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This chain of events is not just a thought experiment. In Birmingham, Ala., researchers inadvertently created this exact problem when they put participants of two different programs – one “recovery” program and one “harm reduction” program – in the same apartment complex. Immediately after beginning the experiment, the recovery group “began abandoning the provided housing, complaining that their proximity to persons not required to remain abstinent (i.e., the other trial group) was detrimental to their recovery. They claimed that they preferred to return to homelessness rather than live near drug users.” The researchers quickly stopped and reorganized the trial, writing that “this unexpected reaction shows one possible risk to housing persons with active addiction.”
Still, Housing First advocates insist that their policy is working. When reached for comment, Tsemberis insisted that the Washington Post headline declaring that he had “solved homelessness” is true. “The most effective way to end homelessness for people with mental health and addiction is to provide housing and wraparound support,” Tsemberis said. He points towards rates of “housing stability” as the key metric, while conceding that Housing First does not provide “a cure for mental illness and addiction.” This is a suggestion that policymakers have “solved homelessness” simply by bringing people indoors, no matter their addictions, mental illnesses, and human torments.
Advocates portray Housing First as a science that transcends politics. The policy was first adopted by the George W. Bush administration and has gained support from Republicans and Democrats alike. As the Washington Post observed, it is “a model so simple children could grasp it, so cost-effective fiscal hawks loved it, so socially progressive liberals praised it.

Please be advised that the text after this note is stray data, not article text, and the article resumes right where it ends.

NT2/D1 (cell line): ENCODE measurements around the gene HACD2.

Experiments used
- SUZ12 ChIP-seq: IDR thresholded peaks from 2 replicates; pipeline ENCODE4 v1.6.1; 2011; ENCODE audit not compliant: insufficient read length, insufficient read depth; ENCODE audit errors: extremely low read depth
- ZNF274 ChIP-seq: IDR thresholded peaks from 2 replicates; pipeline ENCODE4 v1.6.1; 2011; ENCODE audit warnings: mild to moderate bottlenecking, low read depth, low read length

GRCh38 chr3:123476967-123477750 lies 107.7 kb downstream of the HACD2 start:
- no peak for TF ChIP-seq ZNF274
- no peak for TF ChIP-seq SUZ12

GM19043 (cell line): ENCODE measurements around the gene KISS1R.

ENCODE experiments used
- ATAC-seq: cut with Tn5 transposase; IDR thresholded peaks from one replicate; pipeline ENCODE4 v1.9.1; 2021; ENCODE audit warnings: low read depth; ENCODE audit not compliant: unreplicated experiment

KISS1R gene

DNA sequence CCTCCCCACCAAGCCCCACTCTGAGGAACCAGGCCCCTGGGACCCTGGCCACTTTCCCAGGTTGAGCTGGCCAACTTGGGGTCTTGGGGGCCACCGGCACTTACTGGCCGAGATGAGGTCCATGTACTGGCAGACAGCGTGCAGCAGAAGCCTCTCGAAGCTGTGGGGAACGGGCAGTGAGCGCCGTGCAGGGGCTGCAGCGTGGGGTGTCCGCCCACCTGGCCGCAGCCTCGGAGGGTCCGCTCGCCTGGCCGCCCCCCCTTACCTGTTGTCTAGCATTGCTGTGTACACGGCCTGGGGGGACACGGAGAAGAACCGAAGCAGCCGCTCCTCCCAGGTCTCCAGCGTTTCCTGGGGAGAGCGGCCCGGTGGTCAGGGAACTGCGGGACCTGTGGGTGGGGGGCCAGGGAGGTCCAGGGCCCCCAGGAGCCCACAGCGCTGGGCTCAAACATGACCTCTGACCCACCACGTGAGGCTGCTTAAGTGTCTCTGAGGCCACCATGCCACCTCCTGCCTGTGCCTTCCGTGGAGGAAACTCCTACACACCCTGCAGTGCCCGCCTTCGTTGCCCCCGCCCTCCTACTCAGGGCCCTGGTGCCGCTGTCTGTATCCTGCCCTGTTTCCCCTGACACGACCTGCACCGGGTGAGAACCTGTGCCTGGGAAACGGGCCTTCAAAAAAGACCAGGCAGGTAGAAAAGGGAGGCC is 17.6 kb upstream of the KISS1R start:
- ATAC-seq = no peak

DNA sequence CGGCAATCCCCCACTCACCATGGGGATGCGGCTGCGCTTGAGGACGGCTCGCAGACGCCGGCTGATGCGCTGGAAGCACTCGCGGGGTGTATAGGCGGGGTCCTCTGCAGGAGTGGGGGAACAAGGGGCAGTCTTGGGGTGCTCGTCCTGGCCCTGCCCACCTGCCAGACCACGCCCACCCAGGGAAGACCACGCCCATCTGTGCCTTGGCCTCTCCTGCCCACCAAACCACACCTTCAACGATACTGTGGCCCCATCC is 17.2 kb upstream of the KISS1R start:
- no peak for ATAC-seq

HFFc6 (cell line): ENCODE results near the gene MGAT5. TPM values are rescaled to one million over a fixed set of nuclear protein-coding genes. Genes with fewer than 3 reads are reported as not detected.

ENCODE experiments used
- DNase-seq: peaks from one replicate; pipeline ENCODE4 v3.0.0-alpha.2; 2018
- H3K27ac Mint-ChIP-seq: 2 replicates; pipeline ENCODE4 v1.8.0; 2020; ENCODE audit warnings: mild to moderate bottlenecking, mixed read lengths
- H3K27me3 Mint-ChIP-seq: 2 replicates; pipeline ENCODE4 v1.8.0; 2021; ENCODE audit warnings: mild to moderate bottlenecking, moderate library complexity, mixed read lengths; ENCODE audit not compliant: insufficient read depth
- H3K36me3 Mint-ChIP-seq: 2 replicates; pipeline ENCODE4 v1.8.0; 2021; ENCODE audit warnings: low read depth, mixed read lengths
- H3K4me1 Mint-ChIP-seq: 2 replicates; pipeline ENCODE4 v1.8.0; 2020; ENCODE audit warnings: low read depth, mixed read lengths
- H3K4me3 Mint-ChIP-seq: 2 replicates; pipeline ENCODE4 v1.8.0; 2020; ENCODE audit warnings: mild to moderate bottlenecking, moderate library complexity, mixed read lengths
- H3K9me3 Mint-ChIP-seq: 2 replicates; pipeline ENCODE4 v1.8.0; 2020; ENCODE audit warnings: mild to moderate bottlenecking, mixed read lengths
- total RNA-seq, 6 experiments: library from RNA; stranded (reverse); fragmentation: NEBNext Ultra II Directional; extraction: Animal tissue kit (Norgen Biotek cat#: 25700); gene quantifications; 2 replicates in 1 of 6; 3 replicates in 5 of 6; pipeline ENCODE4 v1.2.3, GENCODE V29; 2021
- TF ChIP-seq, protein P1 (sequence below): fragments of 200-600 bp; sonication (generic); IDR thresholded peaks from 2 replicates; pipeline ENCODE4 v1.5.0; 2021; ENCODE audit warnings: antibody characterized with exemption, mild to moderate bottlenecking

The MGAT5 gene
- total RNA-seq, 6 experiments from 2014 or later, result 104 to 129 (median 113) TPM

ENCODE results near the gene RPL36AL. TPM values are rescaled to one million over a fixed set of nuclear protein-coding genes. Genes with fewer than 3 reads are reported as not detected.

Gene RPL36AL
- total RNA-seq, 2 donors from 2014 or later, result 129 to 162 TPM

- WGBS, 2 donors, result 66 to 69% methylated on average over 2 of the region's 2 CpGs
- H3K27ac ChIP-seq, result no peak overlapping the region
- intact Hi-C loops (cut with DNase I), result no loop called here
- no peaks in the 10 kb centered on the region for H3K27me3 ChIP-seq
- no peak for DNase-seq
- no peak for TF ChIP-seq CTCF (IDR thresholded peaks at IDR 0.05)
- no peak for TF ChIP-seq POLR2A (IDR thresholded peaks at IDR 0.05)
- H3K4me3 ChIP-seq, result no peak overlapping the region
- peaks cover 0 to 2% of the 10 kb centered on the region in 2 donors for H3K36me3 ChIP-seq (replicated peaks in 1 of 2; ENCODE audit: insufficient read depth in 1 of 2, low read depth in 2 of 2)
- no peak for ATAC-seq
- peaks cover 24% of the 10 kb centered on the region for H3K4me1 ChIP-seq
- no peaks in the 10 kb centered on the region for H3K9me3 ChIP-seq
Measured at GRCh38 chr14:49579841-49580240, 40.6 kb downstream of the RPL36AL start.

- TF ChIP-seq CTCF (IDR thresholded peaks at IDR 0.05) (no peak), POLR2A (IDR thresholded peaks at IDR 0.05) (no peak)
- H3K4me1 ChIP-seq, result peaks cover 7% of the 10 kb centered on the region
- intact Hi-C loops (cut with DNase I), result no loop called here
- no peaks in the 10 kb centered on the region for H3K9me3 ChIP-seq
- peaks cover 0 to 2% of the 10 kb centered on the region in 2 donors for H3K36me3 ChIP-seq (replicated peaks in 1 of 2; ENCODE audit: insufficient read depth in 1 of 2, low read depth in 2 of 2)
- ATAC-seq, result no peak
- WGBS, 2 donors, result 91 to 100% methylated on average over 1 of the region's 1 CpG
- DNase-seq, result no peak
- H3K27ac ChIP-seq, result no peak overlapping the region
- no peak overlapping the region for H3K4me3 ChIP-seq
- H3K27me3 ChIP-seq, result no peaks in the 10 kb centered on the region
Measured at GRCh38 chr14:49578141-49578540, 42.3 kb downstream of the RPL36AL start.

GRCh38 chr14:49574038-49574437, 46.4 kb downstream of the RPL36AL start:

However, the real-world evidence from cities such as Los Angeles challenges this narrative. If Housing First has demonstrated anything, it is this: It provides a stable residential environment for the homeless to live out their pathologies, subsidized by the public and administered by the social-scientific sector. It does, not however, address addiction, mental illness and other factors that limit human potential and lead to homelessness.
In Los Angeles, despite the insistence that Housing First is the answer, some uncertainty is creeping in. Mayor Garcetti is now on the defensive, as homelessness in Los Angeles continues to increase despite billions in spending. After the federal government released a study questioning the premises of Housing First, Garcetti backed away from the unidimensional approach, telling reporters with irritation in his voice: “Sometimes people parody Housing First as ‘only housing.’ Nobody embraces only housing. It’s got to be housing with services together.”
In more bad news for public officials and supporters of Housing First, there is an emerging body of evidence that calls into question the “cost savings” of the program. A recent study in Massachusetts shows that Housing First does not reduce rehospitalization and service utilization, while another study in Chicago suggests that Housing First might increase overall costs. Furthermore, researchers have concluded that the purported cost savings in earlier Housing First studies would not apply to the 82% of the homeless population that is not chronically homeless.